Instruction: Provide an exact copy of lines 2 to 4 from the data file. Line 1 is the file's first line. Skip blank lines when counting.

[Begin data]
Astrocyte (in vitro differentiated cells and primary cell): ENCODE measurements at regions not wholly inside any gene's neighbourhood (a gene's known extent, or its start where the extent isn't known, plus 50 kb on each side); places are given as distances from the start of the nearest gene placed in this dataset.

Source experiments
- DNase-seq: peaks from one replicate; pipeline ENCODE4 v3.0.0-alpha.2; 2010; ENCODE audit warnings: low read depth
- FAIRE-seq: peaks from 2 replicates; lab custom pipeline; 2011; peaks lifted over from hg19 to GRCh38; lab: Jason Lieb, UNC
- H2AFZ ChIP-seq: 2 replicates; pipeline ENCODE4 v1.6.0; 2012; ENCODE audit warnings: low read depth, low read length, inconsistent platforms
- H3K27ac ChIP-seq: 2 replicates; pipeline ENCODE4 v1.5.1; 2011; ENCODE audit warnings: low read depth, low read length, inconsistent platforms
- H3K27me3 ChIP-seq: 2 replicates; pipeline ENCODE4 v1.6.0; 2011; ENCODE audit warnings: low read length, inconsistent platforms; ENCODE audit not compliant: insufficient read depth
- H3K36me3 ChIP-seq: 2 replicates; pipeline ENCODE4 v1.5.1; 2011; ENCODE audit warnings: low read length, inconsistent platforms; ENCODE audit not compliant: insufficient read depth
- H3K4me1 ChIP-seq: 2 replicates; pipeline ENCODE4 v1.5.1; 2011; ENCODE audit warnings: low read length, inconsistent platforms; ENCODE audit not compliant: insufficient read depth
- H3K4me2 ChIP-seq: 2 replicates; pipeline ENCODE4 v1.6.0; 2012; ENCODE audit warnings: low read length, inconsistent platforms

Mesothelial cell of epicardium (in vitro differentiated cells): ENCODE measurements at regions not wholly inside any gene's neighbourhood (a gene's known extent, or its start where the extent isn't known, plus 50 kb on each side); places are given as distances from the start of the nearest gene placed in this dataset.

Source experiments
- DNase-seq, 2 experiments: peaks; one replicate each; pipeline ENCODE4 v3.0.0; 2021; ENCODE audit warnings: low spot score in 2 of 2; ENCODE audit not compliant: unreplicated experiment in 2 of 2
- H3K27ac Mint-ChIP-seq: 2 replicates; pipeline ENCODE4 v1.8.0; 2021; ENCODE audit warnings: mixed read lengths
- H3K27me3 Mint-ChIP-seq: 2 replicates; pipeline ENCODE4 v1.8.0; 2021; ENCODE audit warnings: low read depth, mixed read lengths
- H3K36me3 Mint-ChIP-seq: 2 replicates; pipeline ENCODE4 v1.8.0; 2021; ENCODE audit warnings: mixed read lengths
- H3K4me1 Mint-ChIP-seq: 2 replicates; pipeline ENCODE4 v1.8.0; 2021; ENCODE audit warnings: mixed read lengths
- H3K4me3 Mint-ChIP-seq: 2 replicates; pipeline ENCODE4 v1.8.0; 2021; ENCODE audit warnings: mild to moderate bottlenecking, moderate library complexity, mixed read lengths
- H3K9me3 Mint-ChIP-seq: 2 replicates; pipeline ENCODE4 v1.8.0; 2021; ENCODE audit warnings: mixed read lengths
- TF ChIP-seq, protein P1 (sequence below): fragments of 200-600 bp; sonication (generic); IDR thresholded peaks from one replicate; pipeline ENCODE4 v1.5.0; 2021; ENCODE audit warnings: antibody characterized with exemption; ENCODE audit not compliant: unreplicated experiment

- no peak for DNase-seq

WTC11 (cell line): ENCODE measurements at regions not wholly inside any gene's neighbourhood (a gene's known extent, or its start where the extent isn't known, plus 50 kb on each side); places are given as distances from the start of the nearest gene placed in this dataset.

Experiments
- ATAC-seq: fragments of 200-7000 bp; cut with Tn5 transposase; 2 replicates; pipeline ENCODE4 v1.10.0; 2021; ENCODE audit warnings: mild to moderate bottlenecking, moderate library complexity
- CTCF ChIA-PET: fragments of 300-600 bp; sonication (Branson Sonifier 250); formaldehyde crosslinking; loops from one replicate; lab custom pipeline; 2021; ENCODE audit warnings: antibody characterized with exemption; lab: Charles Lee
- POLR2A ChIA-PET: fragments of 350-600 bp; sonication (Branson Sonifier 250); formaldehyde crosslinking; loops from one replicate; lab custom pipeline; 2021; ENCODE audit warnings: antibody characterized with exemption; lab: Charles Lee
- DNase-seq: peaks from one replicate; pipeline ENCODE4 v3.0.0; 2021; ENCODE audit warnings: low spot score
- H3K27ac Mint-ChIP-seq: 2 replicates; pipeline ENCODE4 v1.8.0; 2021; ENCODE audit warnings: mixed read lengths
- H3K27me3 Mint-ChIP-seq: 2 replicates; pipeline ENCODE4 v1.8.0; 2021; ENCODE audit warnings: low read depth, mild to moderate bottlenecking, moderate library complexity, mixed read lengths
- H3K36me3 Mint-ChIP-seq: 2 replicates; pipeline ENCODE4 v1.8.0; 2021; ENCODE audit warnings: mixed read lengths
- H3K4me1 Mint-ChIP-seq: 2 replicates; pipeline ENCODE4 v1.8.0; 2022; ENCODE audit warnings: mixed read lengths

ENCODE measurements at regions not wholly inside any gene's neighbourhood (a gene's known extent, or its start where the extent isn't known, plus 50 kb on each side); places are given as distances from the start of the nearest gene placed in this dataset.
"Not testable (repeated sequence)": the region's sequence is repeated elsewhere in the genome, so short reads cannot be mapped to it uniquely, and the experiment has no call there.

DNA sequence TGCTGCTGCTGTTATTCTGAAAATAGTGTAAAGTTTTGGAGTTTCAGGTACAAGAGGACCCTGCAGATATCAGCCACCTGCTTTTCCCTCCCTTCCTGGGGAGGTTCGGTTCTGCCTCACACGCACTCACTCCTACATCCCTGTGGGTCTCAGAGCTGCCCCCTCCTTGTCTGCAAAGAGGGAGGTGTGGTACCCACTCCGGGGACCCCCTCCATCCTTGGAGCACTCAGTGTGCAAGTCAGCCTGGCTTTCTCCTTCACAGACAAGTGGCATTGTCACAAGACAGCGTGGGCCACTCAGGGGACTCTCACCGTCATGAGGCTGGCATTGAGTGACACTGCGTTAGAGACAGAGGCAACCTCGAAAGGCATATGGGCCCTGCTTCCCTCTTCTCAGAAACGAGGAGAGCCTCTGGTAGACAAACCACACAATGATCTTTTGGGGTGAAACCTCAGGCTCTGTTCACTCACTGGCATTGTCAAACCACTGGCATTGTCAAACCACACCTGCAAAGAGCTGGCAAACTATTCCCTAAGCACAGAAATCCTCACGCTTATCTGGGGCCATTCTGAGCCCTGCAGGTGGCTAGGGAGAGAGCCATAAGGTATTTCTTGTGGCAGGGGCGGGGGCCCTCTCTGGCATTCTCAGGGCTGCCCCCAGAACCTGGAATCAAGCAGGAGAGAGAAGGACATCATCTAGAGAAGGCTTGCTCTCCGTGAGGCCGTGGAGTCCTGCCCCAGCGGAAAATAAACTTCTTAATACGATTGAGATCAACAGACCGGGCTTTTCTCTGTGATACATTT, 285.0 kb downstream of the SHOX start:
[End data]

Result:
Source experiments
- DNase-seq: peaks from one replicate; pipeline ENCODE4 v3.0.0-alpha.2; 2010; ENCODE audit warnings: low read depth
- FAIRE-seq: peaks from 2 replicates; lab custom pipeline; 2011; peaks lifted over from hg19 to GRCh38; lab: Jason Lieb, UNC